Train Travel in SyriaTrains are cheap in Syria.I love traveling by train, it is by far my favorite mode of public transport. There are few things in travel more exciting than jumping onto a clunky old ancient train and riding deep into the interior of a foreign land.Train travel in most parts of Europe is [...]
Train Travel in Syria
Trains are cheap in Syria.
I love traveling by train, it is by far my favorite mode of public transport. There are few things in travel more exciting than jumping onto a clunky old ancient train and riding deep into the interior of a foreign land.
Train travel in most parts of Europe is too cost restrictive to take advantage of, but in the Middle East and Asia trains are by far the cheapest way of moving yourself from one place to another.
Wade from Vagabond Journey.com
in Damascus, Syria- April 19, 2009
Travelogue —Travel Photos –Travel Guide
Click on map to view route of travel.
I bought a train ticket for a buck yesterday. Syrian trains are by far the cheapest that I have ever come upon. 50 Syrian pounds, or a touch over 1 USD, was enough for me to get from Aleppo to Latakia, four hours away.
The ride was good, the scenery beautiful, though opaqued by storm clouds and falling rain, and the train was old. I love few things more than riding on an old train.
Aleppo train station.
Buying a ticket is a very orderly affair: everyone stands in line, waits their turn, buys their ticket, and then moves on. It is as it should be, though rarely is.
Train station in Aleppo, Syria.
Syrian train ticket. I have no idea what any of this says.
Train in Syria.
Train in Syria.
Old Syrian train.
Inside a second class coach of a Syrian train. The fare from Aleppo to Latakia only cost 50 pounds, or 1 USD.
But we almost missed our train for a measly hamburger.
Chaya and I departed from our couchsurfing hosts a little after 9 AM with the hopes of catching a 10 AM train to the coast. We walked to the station to find out that this train really left at 3:48 PM. We bought two tickets for two dollars and waited out the day in a nearby park.
For a change of scenery we returned to the station and waited for the rest of the day. An hour before the train was to leave I got the hankering that I we should get some food. Neither of us were particularly hungry, but food makes the traveling go a little easier, especially when you are traveling with a 5 month pregnant woman. I got the great idea of walking to a fast food stale a half kilometer away from the station and finding a bite to eat.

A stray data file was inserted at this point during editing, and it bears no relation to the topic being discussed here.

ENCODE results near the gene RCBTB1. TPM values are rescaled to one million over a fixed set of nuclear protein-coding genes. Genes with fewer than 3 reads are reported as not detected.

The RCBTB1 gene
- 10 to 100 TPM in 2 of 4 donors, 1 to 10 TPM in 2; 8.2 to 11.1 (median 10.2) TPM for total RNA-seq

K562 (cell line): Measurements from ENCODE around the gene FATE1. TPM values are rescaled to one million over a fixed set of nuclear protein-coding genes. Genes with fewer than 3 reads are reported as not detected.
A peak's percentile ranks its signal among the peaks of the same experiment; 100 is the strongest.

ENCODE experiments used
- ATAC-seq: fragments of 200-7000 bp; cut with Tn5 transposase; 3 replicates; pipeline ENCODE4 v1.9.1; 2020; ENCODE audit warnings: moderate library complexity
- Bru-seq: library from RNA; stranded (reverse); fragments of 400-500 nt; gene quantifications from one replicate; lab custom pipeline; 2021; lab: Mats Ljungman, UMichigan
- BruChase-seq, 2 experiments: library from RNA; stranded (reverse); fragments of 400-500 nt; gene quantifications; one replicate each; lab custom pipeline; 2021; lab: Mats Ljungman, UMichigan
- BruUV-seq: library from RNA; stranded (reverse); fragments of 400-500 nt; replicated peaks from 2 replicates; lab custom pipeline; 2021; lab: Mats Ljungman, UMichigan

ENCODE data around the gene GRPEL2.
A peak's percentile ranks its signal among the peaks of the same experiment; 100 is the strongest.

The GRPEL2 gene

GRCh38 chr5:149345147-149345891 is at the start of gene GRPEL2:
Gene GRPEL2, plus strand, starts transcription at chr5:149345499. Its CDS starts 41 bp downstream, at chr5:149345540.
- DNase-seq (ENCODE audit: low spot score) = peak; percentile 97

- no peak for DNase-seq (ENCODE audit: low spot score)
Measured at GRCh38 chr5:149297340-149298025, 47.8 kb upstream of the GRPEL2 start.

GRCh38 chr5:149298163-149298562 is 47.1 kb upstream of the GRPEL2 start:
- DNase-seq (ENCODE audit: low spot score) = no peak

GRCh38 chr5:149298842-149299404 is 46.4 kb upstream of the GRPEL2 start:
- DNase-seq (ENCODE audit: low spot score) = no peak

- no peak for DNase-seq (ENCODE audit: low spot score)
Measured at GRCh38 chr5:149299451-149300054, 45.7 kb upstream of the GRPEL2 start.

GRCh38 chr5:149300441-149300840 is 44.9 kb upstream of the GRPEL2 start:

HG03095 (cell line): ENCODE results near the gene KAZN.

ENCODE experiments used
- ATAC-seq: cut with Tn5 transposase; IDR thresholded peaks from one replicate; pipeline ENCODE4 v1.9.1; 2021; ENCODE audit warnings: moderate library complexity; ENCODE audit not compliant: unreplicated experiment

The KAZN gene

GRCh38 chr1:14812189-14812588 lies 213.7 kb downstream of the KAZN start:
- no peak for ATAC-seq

The fast food stale turned out to be pretty gross. The cook gave us samples of bad meat which we both promptly spit out of our mouths upon retreating to the sidewalk. We could not eat there, so I lead the way across the city to another fast food restaurant that serves good hamburgers for $1.20.
“Do we have enough time?” Chaya asked.
“Of course,” I answered in complete ignorance of what time it was and how long it would take to make the walk.
We arrived at the hamburger stale and made our order. We then checked the time: 28 minutes until the train departed. We were more than 28 minutes away from the station.
We waited ten minutes for our burgers to be cooked as the guy at the cash register practiced his English with me. I would have taught him the phrase “hurry up,” but knew better than to try teach such a foreign idea in the Near East.
We waited and got our burgers with 18 minutes left to make a half hour walk.
Chaya: “Do you want to take a taxi?”
Wade: “No, it will be more fun to run.”
“Yeah, trains never leave on time anyway.”
I don’t know where I acquired such an odd idea of fun, but I put my rucksack on my back and slung Chaya’s over one shoulder while Chaya manned the burgers, and we ran to the train station.
We looked like fools in the streets: people don’t run in Syria, they take taxis. It would have cost sixty cents to flag down a taxi and ride, but I have been programed to avoid those four wheel yellow devils.
We arrived at the train station dripping sweat as we fought through the crowds to get to the platform. In our haste we skipped over and ran passed the X-ray security search, the boy soldiers running the machine looked at us dejectedly. I showed my ticket to the station manager – I could not read any of it myself – and he told me that my train was leaving right now. I looked out the window and this was true: the train was rolling away.
We ran through the doors and onto the platform. Catching up with the moving train I spotted an open door. Yelling for Chaya to follow I grabbed the rail and jumped in, and five month pregnant Chaya followed. We presented our tickets to a shocked looking train conductor.
We made it.
Finding a seat and plopping our sweaty bodies down in them we began in on the hamburgers that made the simple act of getting on a train an adventure.
“Now, wasn’t that a more fun way?” I prompted Chaya as the train picked up speed in the Aleppo suburbs.
“No, that was the Wade way.”
I take my adventure when I can get it, even if I need to manufacture it myself.
It tuns out that Syrian trains leave on time.
Train Travel in Syria